mutiny

[myoot-n-ee]
noun, plural mutinies.
1.
revolt or rebellion against constituted authority, especially by sailors against their officers.
2.
rebellion against any authority.
verb (used without object), mutinied, mutinying.
3.
to commit the offense of mutiny; revolt against authority.

Origin:
1560–70; obsolete mutine to mutiny (< Middle French mutiner, derivative of mutin mutiny; see mutineer) + -y3

premutiny, noun, plural premutinies; verb (used with object), premutinied, premutinying.


2. uprising, overthrow, coup, takeover.
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World English Dictionary
mutiny (ˈmjuːtɪnɪ)
 
n , pl -nies
1.  open rebellion against constituted authority, esp by seamen or soldiers against their officers
 
vb , -nies, -nies, -nying, -nied
2.  (intr) to engage in mutiny
 
[C16: from obsolete mutine, from Old French mutin rebellious, from meute mutiny, ultimately from Latin movēre to move]

Collins English Dictionary - Complete & Unabridged 10th Edition
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Etymonline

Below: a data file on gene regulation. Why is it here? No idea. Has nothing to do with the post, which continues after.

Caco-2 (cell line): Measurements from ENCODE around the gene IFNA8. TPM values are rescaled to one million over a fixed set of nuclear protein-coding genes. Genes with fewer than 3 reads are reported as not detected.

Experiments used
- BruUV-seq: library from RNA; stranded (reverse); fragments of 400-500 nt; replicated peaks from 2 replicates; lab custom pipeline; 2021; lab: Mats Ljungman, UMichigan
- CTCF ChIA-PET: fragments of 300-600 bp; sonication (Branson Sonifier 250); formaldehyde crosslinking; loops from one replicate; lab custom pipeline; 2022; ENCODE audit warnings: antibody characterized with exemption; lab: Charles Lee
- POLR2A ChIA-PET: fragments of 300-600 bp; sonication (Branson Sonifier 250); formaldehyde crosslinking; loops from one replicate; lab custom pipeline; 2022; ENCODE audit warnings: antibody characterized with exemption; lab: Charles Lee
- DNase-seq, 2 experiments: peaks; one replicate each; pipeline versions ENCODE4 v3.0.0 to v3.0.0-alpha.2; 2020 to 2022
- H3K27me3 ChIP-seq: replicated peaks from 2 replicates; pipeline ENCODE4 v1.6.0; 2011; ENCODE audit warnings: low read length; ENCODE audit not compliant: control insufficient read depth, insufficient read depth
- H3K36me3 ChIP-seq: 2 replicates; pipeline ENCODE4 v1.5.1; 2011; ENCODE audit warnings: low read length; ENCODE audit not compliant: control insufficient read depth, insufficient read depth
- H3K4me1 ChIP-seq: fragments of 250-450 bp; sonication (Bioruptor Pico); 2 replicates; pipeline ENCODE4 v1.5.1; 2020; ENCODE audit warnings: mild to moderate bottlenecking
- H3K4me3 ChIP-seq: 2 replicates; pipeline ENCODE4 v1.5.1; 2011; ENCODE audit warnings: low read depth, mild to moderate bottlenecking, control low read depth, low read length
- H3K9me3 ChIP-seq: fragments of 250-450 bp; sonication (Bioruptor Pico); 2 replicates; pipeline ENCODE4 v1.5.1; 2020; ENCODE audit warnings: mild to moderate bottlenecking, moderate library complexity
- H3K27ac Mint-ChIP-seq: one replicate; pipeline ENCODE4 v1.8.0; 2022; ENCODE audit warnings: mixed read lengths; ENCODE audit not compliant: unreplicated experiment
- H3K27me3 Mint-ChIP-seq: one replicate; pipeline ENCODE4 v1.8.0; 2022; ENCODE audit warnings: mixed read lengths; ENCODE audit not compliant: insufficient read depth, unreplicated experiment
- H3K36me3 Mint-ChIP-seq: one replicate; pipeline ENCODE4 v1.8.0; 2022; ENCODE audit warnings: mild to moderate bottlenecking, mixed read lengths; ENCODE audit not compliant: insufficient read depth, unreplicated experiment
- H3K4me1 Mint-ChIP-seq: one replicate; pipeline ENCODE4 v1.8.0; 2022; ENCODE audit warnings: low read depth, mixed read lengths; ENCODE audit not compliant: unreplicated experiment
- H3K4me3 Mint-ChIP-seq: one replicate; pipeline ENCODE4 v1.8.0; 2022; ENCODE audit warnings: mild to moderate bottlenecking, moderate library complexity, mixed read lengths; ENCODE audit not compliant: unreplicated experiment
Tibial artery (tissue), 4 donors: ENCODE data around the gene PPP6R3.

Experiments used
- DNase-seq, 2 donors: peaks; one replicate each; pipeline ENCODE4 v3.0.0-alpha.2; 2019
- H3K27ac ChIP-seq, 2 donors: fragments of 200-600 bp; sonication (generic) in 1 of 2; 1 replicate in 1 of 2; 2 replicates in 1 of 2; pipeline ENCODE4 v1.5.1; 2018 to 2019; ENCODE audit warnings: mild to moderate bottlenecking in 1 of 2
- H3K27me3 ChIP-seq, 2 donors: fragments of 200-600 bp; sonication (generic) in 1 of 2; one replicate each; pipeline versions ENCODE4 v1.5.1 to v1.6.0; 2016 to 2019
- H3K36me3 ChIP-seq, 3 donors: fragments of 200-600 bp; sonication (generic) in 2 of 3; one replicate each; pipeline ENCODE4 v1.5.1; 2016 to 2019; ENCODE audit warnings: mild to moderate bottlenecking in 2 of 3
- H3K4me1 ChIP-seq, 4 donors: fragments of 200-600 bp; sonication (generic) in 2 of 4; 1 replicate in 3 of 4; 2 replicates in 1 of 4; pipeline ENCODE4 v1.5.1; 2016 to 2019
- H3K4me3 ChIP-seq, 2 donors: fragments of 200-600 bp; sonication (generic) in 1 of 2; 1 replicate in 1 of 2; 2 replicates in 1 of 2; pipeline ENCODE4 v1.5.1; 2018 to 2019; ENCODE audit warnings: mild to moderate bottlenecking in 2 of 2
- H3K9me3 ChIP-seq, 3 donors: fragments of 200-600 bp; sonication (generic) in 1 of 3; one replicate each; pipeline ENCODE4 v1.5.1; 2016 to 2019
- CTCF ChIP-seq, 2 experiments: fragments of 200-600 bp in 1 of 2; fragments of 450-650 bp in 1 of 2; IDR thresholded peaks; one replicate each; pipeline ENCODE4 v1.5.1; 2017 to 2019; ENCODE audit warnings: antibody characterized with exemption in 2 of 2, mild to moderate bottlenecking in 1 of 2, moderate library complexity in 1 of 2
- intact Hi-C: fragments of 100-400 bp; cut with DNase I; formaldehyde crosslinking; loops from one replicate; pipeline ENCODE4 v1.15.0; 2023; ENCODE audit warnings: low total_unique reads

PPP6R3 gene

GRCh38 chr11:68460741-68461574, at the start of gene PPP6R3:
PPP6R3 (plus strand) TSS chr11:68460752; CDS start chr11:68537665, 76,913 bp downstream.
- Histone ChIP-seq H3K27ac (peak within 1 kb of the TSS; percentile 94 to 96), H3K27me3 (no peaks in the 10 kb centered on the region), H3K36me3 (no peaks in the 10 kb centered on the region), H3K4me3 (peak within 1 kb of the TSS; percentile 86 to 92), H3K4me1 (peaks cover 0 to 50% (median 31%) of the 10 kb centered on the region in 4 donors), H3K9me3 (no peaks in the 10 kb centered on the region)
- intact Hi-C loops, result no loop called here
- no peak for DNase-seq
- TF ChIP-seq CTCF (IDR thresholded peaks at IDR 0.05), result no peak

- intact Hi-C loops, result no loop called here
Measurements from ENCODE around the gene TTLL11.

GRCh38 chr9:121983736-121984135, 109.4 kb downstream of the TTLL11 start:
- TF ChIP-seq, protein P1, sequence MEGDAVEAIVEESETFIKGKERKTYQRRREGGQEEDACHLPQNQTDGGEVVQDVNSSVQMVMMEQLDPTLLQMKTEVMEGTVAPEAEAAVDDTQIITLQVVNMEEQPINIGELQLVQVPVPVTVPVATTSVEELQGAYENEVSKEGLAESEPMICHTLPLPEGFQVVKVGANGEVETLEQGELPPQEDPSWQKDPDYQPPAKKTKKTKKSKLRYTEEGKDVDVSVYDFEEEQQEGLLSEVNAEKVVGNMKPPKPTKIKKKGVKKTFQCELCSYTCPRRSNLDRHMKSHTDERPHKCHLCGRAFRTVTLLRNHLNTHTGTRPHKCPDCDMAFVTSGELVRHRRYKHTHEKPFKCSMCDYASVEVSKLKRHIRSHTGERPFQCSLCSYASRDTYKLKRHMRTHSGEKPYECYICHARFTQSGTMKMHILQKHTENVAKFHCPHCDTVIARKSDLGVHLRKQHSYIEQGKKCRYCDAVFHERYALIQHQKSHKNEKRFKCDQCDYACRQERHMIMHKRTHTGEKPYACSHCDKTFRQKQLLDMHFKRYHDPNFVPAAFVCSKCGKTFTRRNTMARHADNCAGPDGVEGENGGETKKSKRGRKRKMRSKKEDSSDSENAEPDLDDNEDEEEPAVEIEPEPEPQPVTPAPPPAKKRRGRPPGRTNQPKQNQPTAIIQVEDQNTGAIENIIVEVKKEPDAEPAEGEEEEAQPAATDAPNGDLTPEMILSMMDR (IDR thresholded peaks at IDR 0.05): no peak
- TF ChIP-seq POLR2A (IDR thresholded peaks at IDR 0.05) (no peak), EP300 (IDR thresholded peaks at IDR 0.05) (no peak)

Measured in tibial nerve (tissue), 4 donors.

Word Origin & History

mutiny
1560s, from obsolete verb mutine "revolt" (1540s), from M.Fr. mutiner "to revolt," from meutin "rebellious," from meute "a revolt, movement," from V.L. *movita "a military uprising," from fem. pp. of movere "to move" (see move). The verb is attested from 1580s. Related: Mutinied.
Online Etymology Dictionary, © 2010 Douglas Harper
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Example sentences
It was financial mutiny.
They are ever on guard against the mutiny of too much emotion.
Even so, there's no sign of a mutiny for all this bounty.
Squelch that mutiny and tell them to toughen up.
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